Review: Destiny 2
Platforms: PlayStation 4, Xbox One, PC (coming soon)
The story is more present and engaging (despite being very short), there is more variety in the weapons, matchmaking has been improved, there is better support for clans, the classes feel more balanced, and some of the environments are simply breathtaking. This is a sequel worthy of your time.
When I first saw Destiny 2‘s gameplay, I found it hard to let myself get excited for the game. I enjoyed my time with the original Destiny, but I felt exhausted by the end of the third expansion. I had finished the campaign, beaten the first 2 raids on both difficulties, completed countless patrols and even made it to the lighthouse. By the time Rise of Iron was released, I had moved on to the more strategy-reliant Tom Clancy’s Rainbow 6: Siege.
I always missed Destiny though, the unique mix of science-fiction and fantasy elements, the accessible shooting, the fantastic mix of PVP and PVE activities – it might haver been criminally light on story, but it still had so much content to offer players. Thankfully, Bungie had figured out when enough was enough and how they wanted to develop an actual sequel to Destiny, not just downloadable expansions.
Destiny 2 is finally here, and I can honestly say it has me well an truly hooked. Not only that, but it is a major improvement over the original game. The story is more present and engaging (despite being very short), there is more variety in the weapons, matchmaking has been improved, there is better support for clans, the classes feel more balanced, and some of the environments are simply breathtaking. This is a sequel worthy of your time.
It’s immediately noticeable that the game is simply stunning, both in regards to graphical fidelity as well as art direction. There have been a number of times where I have been mid-mission or mid-patrol and I’ve had to stop and truly take in the scenery. This is quite possibly the best environmental design we’ve seen from Bungie.
Much like the original Destiny, Destiny 2 sports an amazing soundtrack, though there are times where the music feels out of touch with what is actually happening in the story. There are times were the music should dark and fore-boding as you’re exploring an eery enemy ship with no actual enemies to shoot, and the music is going hammer-and-tongs like there is a ton of action on-screen. Aside from these minor occurrences, the soundtrack is stellar.
Set after the events of Rise of Iron, Destiny 2 opens with the Cabal Red Legion severing communications between the Solar System and attacking the Last City. The player aids in the evacuation of the city while Dominus Ghaul, leader of the Red Legion, attaches a mining device to the Traveler, draining it of its light. The player also loses their light while fighting Ghaul and is almost killed when they are kicked off a massive platform.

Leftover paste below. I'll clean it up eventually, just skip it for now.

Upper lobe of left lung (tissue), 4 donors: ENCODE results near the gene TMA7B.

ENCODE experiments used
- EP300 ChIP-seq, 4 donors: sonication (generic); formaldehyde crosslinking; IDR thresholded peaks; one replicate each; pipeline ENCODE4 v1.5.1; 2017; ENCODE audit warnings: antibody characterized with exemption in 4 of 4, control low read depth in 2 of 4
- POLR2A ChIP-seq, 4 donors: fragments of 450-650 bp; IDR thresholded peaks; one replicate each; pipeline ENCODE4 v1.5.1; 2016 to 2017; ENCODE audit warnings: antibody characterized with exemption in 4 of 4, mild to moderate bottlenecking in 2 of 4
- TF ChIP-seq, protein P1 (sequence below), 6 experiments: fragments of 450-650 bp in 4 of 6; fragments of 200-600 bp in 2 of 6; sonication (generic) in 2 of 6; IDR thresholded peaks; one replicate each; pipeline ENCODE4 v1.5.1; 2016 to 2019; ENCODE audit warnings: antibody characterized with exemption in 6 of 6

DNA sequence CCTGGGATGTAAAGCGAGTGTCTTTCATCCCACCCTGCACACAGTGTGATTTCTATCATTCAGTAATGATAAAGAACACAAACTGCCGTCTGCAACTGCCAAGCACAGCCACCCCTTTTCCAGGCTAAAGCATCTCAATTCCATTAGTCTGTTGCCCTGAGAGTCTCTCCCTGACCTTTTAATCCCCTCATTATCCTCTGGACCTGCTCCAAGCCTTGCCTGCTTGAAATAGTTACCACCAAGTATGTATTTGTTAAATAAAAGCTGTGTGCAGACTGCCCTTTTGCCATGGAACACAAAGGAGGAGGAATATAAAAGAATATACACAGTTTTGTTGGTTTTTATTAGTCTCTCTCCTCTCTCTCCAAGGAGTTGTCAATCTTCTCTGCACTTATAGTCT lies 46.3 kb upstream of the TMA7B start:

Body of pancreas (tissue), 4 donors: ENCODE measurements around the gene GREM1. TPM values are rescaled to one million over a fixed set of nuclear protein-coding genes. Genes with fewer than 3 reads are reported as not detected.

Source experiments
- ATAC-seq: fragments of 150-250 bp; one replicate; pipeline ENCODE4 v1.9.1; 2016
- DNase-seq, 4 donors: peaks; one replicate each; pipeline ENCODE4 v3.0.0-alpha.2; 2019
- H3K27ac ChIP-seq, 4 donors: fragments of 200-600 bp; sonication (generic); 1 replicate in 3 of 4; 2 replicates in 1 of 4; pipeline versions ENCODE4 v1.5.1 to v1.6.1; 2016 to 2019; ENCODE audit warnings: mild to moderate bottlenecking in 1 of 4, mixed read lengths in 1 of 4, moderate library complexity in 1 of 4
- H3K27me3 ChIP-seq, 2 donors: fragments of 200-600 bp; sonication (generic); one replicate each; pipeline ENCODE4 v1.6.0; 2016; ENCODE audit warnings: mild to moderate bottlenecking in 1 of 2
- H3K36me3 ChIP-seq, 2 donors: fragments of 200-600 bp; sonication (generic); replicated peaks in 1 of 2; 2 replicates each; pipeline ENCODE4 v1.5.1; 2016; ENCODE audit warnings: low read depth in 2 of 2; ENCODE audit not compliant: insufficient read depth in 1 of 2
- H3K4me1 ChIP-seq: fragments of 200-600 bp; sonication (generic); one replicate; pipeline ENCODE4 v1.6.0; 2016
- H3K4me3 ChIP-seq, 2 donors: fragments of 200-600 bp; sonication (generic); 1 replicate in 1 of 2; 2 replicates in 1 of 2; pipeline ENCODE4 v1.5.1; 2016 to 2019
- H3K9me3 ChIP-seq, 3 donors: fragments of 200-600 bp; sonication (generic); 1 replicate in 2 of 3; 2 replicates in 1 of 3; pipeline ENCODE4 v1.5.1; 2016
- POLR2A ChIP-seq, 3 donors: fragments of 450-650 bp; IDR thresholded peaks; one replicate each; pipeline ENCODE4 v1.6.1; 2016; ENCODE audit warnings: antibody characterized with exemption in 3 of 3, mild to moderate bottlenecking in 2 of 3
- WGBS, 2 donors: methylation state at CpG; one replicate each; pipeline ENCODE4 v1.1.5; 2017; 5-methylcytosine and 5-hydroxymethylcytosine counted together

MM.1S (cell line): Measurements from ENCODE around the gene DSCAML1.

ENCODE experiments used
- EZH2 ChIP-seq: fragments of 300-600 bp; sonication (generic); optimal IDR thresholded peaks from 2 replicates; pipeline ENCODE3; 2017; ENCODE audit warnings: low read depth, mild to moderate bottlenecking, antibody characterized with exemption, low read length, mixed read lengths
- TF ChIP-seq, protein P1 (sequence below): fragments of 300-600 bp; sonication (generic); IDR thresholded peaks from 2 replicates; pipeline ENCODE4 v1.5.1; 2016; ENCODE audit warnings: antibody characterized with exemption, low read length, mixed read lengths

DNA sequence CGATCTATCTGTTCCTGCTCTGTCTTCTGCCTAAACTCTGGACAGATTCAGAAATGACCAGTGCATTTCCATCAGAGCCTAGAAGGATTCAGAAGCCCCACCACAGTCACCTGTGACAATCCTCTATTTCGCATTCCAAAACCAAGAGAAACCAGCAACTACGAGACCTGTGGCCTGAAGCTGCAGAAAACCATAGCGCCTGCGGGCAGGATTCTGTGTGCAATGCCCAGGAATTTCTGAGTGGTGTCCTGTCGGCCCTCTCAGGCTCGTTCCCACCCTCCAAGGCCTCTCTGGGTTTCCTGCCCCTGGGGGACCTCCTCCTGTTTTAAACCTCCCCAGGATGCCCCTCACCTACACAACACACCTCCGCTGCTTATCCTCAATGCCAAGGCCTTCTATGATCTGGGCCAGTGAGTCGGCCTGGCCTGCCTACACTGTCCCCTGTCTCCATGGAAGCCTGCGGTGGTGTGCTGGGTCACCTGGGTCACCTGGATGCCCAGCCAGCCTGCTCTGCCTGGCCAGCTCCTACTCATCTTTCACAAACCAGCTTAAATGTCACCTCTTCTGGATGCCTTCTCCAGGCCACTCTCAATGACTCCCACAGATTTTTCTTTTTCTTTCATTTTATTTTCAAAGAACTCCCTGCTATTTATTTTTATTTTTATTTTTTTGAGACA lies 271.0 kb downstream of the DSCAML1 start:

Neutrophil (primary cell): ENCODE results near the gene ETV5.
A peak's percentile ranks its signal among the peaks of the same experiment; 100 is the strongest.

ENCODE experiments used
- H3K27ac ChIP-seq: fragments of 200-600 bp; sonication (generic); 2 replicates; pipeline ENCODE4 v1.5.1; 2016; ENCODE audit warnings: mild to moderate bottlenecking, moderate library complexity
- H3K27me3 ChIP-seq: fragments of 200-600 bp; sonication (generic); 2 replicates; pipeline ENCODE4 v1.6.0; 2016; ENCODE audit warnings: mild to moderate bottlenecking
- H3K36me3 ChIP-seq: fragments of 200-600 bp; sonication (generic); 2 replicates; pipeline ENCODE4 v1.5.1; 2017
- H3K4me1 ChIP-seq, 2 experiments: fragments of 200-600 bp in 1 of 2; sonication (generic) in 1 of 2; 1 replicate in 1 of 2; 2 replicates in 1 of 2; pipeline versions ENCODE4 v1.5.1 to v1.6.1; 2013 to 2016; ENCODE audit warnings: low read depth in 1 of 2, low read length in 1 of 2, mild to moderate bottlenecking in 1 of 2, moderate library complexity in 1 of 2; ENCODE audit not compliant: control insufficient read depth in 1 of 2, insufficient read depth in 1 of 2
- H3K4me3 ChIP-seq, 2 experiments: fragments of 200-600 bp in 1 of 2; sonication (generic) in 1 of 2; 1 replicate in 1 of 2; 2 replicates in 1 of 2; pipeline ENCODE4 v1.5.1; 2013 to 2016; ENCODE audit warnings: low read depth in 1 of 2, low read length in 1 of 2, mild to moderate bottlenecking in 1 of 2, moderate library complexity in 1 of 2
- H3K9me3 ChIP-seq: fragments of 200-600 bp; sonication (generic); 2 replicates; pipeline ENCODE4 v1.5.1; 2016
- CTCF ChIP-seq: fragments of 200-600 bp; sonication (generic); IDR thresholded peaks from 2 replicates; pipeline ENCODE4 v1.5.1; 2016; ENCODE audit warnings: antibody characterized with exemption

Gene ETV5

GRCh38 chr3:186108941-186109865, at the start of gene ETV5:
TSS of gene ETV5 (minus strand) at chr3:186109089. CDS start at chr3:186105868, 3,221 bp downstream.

Waking two days later, the player escapes with their Ghost to the Farm, a small community of survivors in the European Deadzone (EDZ). Not long after, the player witnesses a vision that leads them to a shard of the Traveler in the EDZ, where they then recover their light. Meanwhile, the Cabal have the Speaker, and wish to use him to learn the way of the Light from the Traveler. Can one spark of light in a single guardian be enough to save The Speaker and mankind?
Straight out the gate, the narrative in Destiny 2 is much more effective than the first game’s story. For one thing, you actually encounter civilians early in the game’s story. These are the people you are fighting for, the ones who look to you for hope. You’ll also encounter NPCs on the various planets you begin to explore, who will give you a number of adventures to go on. You aren’t simply dropped into smaller missions, either. These NPCs have their own personalities and will talk to you throughout your adventures.
There were plenty of NPC characters in the original game, but none of them really struck me as memorable. For example, Lord Shaxx was simply there to provide PVP missions and rewards, as well as give feedback during PVP matches. He didn’t sound as unexcited as Peter Dinklage’s Ghost, but his voice acting left a lot to be desired. Now, he is full of character – I actually want to impress him with my Crucible performance. It’s not just Shaxx that has significantly more, but every other NPC you’ll encounter too. It’s a much appreciated improvement.